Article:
Published October 16, 2014
Before beginning a new chapter in Joseph’s amazing life, remember from where he came. He was not the oldest son, but he was the favored son. He was so despised by his brothers for his position in the family hierarchy that they plotted to kill him, before settling on the idea of selling him as a slave and claiming his death was from wild animals.
This brotherly betrayal changed Joseph’s life drastically. Yet even in his despair he chose to do the right thing, and God honored this. Even in these dire circumstances God blessed him.
Temptation and refusal
Notice that twice in the first three verses the Bible says that the Lord was with him. He fabulously succeeded as a slave. Because of his righteousness, God blessed him. His Egyptian master Potiphar noticed the witness of Joseph’s life, and understood that God was blessing Joseph, so he continually rewarded him until he was second in command of the prosperous household Joseph managed his home.
Joseph oversaw Potiphar’s farm, and was literally in charge of almost everything in Potiphar’s life, save one – his wife. God even blessed Joseph with good looks. The Modern King James version says, that he “was beautiful in form and beautiful in appearance” (v. 6).
Potiphar’s wife noticed this as well, and she began to tempt him. Repeatedly she tempted him, and each time he refused. Once he even went so far as to explain to her his position that it would be a sin. He didn’t say it would be a sin against Potiphar, who was her husband, but rather a sin against “GOD.”
For Joseph righteousness meant adultery was against the rules. For Joseph lying with his master’s wife was a deep moral wrong. Possibly he could have committed the act and never gotten caught. Perhaps she would have tired of her plaything, but for Joseph this act would disappoint God, and he was not going to cross that boundary.
The Bible says that Joseph didn’t listen to her temptations. It even goes so far as to say that he wouldn’t “be with her.” This means he avoided her. There is an easy lesson here: Avoid sin.
Angering the monster
Several years ago during seminary, my wife and I were picnicking with another couple at a pond on a farm in southern Louisiana. As you might expect being near a body of water that far south, there was an alligator present on the other side of the pond.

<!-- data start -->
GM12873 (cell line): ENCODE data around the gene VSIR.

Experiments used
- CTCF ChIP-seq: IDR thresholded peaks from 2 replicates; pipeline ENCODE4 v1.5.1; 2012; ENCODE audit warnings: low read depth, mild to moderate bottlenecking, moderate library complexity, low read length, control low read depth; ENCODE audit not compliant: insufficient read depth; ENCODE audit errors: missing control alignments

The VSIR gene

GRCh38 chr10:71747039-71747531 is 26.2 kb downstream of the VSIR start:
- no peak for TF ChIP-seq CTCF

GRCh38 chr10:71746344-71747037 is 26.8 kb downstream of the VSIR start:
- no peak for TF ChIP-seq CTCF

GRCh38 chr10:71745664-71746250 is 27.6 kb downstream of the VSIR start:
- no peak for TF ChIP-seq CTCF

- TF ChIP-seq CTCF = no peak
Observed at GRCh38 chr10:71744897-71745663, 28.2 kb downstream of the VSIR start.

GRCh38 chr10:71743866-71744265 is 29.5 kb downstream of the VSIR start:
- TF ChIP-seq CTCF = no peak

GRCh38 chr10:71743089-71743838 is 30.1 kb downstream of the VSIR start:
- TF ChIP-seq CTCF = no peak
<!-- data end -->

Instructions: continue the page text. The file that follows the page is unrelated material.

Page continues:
She was sunning itself. She was eerily still. There was no movement at all, so while our wives readied the picnic feast my buddy and I found our way across the pond to examine this monster.
As we closed in, there still was no movement at all. I never saw what my friend was doing while I was searching for a stick to poke her, but suddenly out of the corner of my eye I see a large rock descending upon this most dangerous of God’s reptiles. Immediately the stillness abated and we found ourselves facing the open angry mouth of pure death.
We ran. We ran past the picnic with our wives. We ran past our car. We ran knowing in our minds that whoever was the slowest was surely going to die.
God was merciful because He spared two seminary boys that day, but the moral of this story is exactly Joseph’s point. Avoid the gator. We should have stayed on the opposite side of the pond with our sandwiches and beautiful wives.
Were Joseph to lie with Potiphar’s wife, his sin probably would have been discovered. Sins usually have that end, but even if it weren’t discovered for him God’s blessing would have ended that day. History might have been completely different, but to this point in his life Joseph successfully avoided the temptations.
Be sensible and vigilant, because your adversary the Devil walks about like a roaring lion, seeking someone he may devour. (MKJV)
1 Peter 5:8
Satan was looking to destroy the witness of Joseph by tempting him with Potiphar’s wife. Satan is using temptations on you and me as well. He wants to destroy us. He wants to shame our God.
Sometimes the temptations are weak, and we can easily overcome them because the consequences outweigh the rewards. Joseph worked in the house when there were others around. He could easily deflect the temptation, because to fall into adultery the consequences were sure. He would be caught.
When temptation finds you
But then one day, he entered the house to work and found it empty. Potiphar’s wife found him. Perhaps she arranged the empty house, or it might have just been a coincidence. It doesn’t matter, but Joseph was alone with his temptation.
She grabbed his garment and offered herself to him. Joseph ran. He fled.
The moral of this story is obvious. We run from the temptations. Flee from them. Run as fast as we would from an angry gator.
Joseph ran. He ran so fast from his temptation that he left his coat. This is the second time in his life that he finds himself without his coat.
But flee youthful lusts, and follow righteousness.
2 Timothy 2:22
Verses for further discussion:
Proverbs 28:13; James 4:17; 1 Corinthians 15:33; 1 Corinthians 10:13-14; 1 John 3:4; Proverbs 4:23; Romans 13:14; Galatians 5:19-21; Matthew 5:28; Galatians 5:16; Matthew 7:23; 1 Thessalonians 5:22; Romans 3:23; Romans 6:23; Romans 5:8; Romans 10:9-10 and 13.
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